DEA scandal reveals the failure of American hole-patching

Outgoing DEA Administrator, Michele Leonhart, speaks at a conference.

Outgoing DEA Administrator, Michele Leonhart, speaks at a conference.

In May, the head of the Drug Enforcement Administration, Michele Leonhart, will resign from her post amid allegations that agents participated in sex parties with prostitutes paid for by Colombian drug cartels. This is only the latest and raunchiest in a litany of alleged offenses committed by the agency during Leonhart’s reign, including bribery, prisoner abuse, withholding information in trials, excessive surveillance, and the shooting of children. As David Graham, who catalogued several such offenses in a recent Atlantic piece, put it, “It’s not that the outrage in this case is misplaced – it’s that it’s a day late and a trillion dollars short.”

With all these crimes – and the admission by almost everyone who isn’t a politician, bureaucrat or cop that the War on Drugs is a failure and that new, more compassionate tactics are necessary to combat drug abuse – it’s a wonder anyone thinks the DEA can save face simply by switching out the person in charge. Imagine an agency that walks around flicking people in the ears, kicking them in the back of the knee, and blocking their path when they’re late for a bus. What difference does it make who’s the head of such an agency? And what difference does it make whether the agent doing the pestering is good or bad?

This idea of patching up a fundamentally faulty institution by replacing some employees is common, and seems especially pronounced in law enforcement. Earlier this month, a South Carolina police officer, Michael Slager, was filmed killing an unarmed man by shooting him five times in the back. In a departure from other recent, high-profile, extrajudicial police executions, Slager was fired and charged with murder. While it was encouraging to see him get what he deserved, it’s little consolation to know that his replacement will be given the same training, issued the same instructions, and armed with the same weaponry.

DEA agents raid a suspected marijuana dealer. Best hope your neighbor isn't on the dope or growing it; your neighborhood might look like this someday.

DEA agents raid a suspected marijuana dealer. Best hope your neighbor isn’t on the dope or growing it; your neighborhood might look like this someday.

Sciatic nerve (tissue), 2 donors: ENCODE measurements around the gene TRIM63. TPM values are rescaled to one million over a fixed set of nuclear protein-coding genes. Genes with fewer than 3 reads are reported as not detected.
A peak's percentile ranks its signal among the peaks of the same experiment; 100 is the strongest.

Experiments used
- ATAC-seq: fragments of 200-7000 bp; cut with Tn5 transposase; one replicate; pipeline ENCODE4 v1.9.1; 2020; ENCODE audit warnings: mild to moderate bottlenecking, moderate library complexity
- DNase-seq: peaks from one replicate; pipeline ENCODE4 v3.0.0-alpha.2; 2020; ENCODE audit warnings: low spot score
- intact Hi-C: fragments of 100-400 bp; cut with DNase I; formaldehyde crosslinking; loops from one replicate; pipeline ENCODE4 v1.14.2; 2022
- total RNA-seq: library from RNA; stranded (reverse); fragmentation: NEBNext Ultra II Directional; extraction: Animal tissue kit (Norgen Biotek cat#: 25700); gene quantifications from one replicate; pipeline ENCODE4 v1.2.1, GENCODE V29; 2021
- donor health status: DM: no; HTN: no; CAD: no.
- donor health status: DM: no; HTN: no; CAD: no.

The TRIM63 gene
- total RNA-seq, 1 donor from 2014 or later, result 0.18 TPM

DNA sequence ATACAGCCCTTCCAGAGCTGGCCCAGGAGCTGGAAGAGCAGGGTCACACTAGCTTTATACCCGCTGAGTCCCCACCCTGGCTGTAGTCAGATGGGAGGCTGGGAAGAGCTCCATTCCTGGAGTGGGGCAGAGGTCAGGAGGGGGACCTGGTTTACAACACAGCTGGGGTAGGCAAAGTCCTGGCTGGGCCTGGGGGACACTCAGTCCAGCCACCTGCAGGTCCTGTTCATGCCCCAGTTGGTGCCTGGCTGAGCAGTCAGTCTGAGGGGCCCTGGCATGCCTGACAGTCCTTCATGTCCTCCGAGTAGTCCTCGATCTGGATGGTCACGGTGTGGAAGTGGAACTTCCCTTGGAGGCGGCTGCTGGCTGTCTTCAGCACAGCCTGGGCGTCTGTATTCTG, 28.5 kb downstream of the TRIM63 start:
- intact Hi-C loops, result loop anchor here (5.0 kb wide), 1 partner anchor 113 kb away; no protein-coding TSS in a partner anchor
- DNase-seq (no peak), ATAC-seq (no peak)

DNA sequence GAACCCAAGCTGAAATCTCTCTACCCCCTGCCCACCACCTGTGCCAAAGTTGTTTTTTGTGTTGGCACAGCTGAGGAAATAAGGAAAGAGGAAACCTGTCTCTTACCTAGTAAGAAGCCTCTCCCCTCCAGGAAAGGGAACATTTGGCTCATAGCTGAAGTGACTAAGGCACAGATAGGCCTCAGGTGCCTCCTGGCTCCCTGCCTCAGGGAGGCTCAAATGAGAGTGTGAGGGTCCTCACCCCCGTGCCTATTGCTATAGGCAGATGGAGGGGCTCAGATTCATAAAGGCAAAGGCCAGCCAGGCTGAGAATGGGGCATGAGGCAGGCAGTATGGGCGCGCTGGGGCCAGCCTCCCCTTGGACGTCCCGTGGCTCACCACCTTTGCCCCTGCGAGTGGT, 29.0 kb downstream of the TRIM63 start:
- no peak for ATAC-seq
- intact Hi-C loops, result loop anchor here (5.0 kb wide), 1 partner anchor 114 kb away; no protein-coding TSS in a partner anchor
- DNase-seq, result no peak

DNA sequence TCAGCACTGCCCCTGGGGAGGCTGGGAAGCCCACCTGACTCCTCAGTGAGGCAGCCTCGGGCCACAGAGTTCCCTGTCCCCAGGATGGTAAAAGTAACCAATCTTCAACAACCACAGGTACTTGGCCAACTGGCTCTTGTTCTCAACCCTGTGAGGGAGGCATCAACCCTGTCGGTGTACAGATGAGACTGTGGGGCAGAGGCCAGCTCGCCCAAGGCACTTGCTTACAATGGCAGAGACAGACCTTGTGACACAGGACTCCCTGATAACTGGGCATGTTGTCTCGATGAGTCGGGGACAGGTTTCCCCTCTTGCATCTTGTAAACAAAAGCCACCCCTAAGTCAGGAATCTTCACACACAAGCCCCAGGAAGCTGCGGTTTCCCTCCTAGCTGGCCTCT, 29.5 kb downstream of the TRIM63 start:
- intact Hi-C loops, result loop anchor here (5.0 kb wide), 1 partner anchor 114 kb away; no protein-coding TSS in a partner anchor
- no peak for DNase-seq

So, too, will it be more of the same after Leonhart leaves office. If you replace the queen bee in a colony, the new queen will still lay eggs, and the drone bees will still produce honey. The DEA’s mission is dictated by bureaucrats, statute and code. Different leaders may have the power to tweak little things – allowing agents to wear Hawaiian shirts on Fridays, say – but they can’t decide to take the agency into a different line of work altogether.

Success at the DEA means catching drug dealers and seizing drugs and cash. The more of that they do, the more pats on the back and funding they’ll receive from the political establishment that props them up. Any administrator who doesn’t do enough of it will be ousted. This necessarily puts them in compromising, unethical positions to score as many of these kinds of victories as possible, including working with informants, taking or making bribes and acting with extraordinary violence. Perhaps most importantly, they must sustain the costly and unpopular War on Drugs, which endangers the whole globe and creates a black market of drug and arms dealers. Perversely, it’s the only thing keeping the DEA in business; winning the War on Drugs, if it were even possible, would send agents to the unemployment line.

Holding officials accountable for their actions isn’t worth much in organizations whose very existence is predicated on something the public opposes. Not only is the DEA unaccountable to the public, Leonhart actively lobbied against the public will – and the president’s – when she campaigned against the decriminalization of marijuana. Because attacking marijuana growers and distributors can be big business, it’s likely that any head of the DEA will take the same line. Similarly, when the public becomes outraged at police departments for killing citizens, ticketing excessively or acting in some other cruel way, police protest right back. Leonhart charged the public with being “duped” into pro-pot legislation; police departments insist their excessive violence is in their own and the public’s best interest, despite the public clearly demonstrating their disagreement in case after case. These groups have positioned themselves as far as possible from public scrutiny, perhaps with the knowledge that they couldn’t hold up long under it.

American law enforcement is out of control. The War on Drugs is costly and destructive and the prison-industrial complex is among our nation’s greatest shames. It isn’t sensationalist to note that we incarcerate more Americans both in raw numbers and per capita than any other country, including Vladimir Putin’s Russia. The given reasons for incarceration differ, but the purpose is the same – terrorize the population. That American intelligentsia is so much swifter to criticize Putin just goes to show how we’re trained to think the person in charge matters. It doesn’t. What needs changing is not just the people, but the positions and the institutions themselves. With or without the corruption and incompetence that defined Leonhart’s reign, the DEA is rotten in its very existence and would be no more or less legitimate an institution than if Putin himself came to America to head it up.

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